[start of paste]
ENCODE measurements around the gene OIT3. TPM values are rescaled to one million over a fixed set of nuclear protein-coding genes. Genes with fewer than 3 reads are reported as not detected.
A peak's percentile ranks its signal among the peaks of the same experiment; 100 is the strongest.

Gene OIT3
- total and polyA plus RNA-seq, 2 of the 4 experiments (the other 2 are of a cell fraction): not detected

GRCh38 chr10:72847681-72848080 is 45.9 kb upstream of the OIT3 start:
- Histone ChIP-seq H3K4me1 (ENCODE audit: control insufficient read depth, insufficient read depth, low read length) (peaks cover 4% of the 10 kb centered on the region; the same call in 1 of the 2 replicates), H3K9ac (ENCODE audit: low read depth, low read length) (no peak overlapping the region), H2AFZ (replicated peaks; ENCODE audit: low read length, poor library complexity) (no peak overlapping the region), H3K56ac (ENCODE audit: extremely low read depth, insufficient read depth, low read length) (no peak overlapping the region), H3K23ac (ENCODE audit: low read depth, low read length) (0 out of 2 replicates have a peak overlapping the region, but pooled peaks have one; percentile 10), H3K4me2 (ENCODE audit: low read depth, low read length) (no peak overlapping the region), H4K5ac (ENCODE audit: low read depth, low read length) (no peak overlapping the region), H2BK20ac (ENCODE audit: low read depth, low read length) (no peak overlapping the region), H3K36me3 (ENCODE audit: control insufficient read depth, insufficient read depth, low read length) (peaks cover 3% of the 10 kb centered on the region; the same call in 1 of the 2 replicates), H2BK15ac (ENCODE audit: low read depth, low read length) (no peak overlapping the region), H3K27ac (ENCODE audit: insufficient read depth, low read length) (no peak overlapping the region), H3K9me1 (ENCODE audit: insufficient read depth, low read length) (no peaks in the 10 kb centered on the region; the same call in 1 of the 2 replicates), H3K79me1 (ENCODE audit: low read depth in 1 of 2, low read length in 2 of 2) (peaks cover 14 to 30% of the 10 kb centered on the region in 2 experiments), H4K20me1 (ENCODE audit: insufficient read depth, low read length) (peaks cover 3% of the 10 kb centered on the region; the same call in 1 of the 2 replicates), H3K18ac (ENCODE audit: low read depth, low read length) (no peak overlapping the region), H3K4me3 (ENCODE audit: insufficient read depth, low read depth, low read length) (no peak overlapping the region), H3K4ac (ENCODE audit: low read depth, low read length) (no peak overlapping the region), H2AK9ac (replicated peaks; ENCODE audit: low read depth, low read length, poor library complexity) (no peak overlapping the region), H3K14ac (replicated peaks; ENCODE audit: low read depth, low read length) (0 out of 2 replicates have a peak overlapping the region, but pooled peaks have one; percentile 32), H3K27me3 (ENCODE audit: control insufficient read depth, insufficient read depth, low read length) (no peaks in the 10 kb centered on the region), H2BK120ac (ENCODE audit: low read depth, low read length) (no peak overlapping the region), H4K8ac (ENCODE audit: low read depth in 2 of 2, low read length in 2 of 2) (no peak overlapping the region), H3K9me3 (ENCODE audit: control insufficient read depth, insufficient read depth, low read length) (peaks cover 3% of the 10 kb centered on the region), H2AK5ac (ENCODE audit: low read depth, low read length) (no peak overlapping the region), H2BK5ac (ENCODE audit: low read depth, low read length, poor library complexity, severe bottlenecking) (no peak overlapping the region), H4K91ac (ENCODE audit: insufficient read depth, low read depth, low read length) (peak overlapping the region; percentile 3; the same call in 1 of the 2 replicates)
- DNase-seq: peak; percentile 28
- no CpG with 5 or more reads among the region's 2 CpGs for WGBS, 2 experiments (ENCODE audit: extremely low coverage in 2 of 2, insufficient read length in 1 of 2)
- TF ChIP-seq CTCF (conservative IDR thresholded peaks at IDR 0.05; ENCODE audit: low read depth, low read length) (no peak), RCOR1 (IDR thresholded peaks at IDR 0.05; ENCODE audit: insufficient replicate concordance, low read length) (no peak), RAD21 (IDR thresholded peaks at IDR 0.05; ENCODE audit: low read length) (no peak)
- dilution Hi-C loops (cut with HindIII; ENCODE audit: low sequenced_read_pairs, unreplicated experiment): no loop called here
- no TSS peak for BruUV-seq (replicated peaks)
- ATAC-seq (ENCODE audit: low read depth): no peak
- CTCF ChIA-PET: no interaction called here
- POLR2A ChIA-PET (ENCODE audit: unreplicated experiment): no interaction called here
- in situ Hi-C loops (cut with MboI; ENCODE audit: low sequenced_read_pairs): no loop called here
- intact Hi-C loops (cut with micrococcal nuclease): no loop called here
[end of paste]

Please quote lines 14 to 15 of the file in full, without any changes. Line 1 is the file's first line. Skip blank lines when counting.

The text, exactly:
- POLR2A ChIA-PET (ENCODE audit: unreplicated experiment): no interaction called here
- in situ Hi-C loops (cut with MboI; ENCODE audit: low sequenced_read_pairs): no loop called here